The subject of Departure, Walter Broe, enjoyed being sketched and despite being a vagrant had a happy-go-lucky view of life.[3] Although the artist tended to draw many more females than males, this print is still typical of the artist’s work because it is a portrait of street life. One figure takes up the entire frame and with a conservative amount of meticulously etched lines, some straight and some cross-hatched, the artist was able to convey a lot of information about Walter. Although it is a view of his back and we cannot see his face, the figure sparks an emotive feeling in the viewer. His posture is bent forward suggesting that he is quite aged and slow moving. His suit and coat look oversized and ruffled, which signify that he is not in an economic position to have well-fitted clothes and makes do with anything that keeps him warm. He is wearing a pageboy hat rather than a bowler hat and he is balding. We can all relate to that feeling of trying to find the arm-hole of the jacket when we are leaving a place. The date of 1939 and the fact that this man is alone gives further visual clues about social status and the title “Departure” makes us wonder where he is going, or, where does he have to go? On the other hand this image embodies a sense of hope, because even though he is “down and out” he is still trying to get somewhere; he’s standing and he’s not slumped in a corner. Also the shadows are falling behind him, and so he is obviously looking towards the sun. In 1939, America had seen the worst of the Depression and in this way this figure is a metaphor of economic recovery. I can imagine this figure being assembled into one of the artist’s larger studies, as one person in a crowded street scene.

Printing process and materials

Bishop’s catalogue raisonné states that until 1977, she did nearly all of her own prints but from then on all works were printed under her direction by Stephen Sholinsky of Stem Graphics, New York.[4] The frame on which this image is mounted bears Sholinsky’s chop mark, a stylized, double S, in the lower right-hand margin. The frame of the etching has the title and date written in pencil in the artist’s hand writing in the lower right hand corner but there is no edition number. The print was in good condition, apart from printing ink speckled across the surface, and the dark shading in the background makes the etched black lines less distinctive. There are visible fields of black shading echoing out from the right arm – an imperfection that reminds us that each impression is a unique piece of art. The paper used was a smooth white cotton, and according to the catalogue raisonné, the brand of paper used was ‘Rives’ – a fine French printmaking paper.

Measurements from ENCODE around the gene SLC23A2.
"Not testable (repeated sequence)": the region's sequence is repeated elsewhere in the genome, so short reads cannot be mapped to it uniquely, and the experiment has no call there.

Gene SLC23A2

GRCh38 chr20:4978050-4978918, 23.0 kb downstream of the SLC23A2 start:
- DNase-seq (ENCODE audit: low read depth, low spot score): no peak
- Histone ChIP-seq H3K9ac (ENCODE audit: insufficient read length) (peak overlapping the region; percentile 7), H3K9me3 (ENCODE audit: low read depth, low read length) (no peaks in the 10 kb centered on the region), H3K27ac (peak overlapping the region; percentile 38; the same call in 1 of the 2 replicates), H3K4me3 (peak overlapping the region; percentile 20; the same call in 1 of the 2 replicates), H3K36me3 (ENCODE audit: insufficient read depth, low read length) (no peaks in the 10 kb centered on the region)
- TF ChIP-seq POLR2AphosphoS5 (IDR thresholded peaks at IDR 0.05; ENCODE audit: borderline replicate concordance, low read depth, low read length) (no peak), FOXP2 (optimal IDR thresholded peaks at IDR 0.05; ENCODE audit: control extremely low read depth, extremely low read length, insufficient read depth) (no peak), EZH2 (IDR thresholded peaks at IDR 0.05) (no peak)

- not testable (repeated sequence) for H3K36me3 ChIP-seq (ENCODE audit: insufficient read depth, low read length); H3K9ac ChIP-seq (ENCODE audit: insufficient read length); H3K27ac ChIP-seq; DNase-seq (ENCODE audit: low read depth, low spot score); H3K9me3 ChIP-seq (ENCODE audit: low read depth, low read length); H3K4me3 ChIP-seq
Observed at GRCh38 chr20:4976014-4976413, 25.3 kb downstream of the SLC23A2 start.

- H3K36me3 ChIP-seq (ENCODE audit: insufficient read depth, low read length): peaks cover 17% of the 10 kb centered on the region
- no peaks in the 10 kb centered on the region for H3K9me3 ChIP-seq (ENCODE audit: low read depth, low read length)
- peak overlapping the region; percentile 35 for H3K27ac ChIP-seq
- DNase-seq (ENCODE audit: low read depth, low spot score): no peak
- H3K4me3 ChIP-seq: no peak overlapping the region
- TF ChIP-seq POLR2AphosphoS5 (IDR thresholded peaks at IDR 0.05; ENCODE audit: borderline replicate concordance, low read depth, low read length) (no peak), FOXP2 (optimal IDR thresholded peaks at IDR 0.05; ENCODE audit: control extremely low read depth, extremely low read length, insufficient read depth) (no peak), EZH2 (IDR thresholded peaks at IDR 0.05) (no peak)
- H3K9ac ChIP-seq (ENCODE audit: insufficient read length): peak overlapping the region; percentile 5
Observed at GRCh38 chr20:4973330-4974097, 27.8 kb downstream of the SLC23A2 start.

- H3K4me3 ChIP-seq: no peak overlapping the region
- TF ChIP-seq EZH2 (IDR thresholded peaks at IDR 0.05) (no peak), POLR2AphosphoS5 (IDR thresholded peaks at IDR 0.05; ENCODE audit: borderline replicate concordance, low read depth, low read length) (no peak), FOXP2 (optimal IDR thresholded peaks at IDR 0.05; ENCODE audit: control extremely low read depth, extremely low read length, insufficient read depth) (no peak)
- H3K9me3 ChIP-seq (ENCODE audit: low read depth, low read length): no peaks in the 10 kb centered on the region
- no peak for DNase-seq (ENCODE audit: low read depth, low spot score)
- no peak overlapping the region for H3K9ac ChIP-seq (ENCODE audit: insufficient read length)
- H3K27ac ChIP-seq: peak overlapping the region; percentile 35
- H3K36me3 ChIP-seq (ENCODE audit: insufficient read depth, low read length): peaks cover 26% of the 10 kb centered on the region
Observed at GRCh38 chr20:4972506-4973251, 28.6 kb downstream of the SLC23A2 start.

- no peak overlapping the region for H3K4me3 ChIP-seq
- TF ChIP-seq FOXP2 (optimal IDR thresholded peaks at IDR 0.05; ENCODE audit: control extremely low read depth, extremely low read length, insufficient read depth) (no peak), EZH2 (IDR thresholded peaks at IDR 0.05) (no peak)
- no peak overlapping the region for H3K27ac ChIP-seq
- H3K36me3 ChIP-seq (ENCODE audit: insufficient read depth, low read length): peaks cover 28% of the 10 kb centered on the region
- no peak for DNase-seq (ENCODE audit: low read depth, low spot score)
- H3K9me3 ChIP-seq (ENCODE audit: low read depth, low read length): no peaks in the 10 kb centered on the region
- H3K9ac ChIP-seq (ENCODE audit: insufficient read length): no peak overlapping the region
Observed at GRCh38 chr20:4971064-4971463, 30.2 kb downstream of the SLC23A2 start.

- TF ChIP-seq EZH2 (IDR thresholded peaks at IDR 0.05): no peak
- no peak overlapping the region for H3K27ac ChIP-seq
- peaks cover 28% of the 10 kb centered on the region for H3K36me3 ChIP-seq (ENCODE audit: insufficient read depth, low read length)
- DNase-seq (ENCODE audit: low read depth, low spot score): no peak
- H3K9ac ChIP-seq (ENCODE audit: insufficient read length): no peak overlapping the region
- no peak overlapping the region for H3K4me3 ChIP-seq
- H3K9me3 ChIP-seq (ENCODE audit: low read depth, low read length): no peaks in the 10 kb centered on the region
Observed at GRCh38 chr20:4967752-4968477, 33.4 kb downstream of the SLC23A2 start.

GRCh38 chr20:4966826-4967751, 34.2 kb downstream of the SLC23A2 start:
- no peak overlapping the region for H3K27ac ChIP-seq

Technique

Bishop turned many of her sketches and paintings into etchings. However, she also composed some of her paintings by enlarging photographs of her prints. Her catalogue explains that she often drew on the copper plates from a live model, treating this medium like a sketch. “She did this to capture an immediate, fresh quality that would have been lost from excessive re-working. If she wanted to revise a composition she often turned to a new plate.”[5] Further, the catalogue states that what made Bishop unique was that unlike many artists who made prints after preparatory drawings or successful paintings, for her additional plates were a means of working out compositions that may or may not have made their way into drawings and paintings.

2. Snack Bar, 1959, etching, 7 x 5 inches (approx), proof signed by the artist with no edition number. An edition of 50 was published in 1978.

This image is not mounted on paper that bears Sholinsky’s chop mark, which confirms that it was printed by the artist herself. This etching has the title written in pencil on the left and is signed in pencil by the artist on the right. It does not have an edition number and therefore I presume it was the artist’s proof. The print was in good condition, but has printing ink speckled on the surface, making it appear more worn than some of Bishop’s other prints I looked at of the same age. It has noticeable but light shades of black ink echoing outward from the women’s faces, which distracts from the overall composition.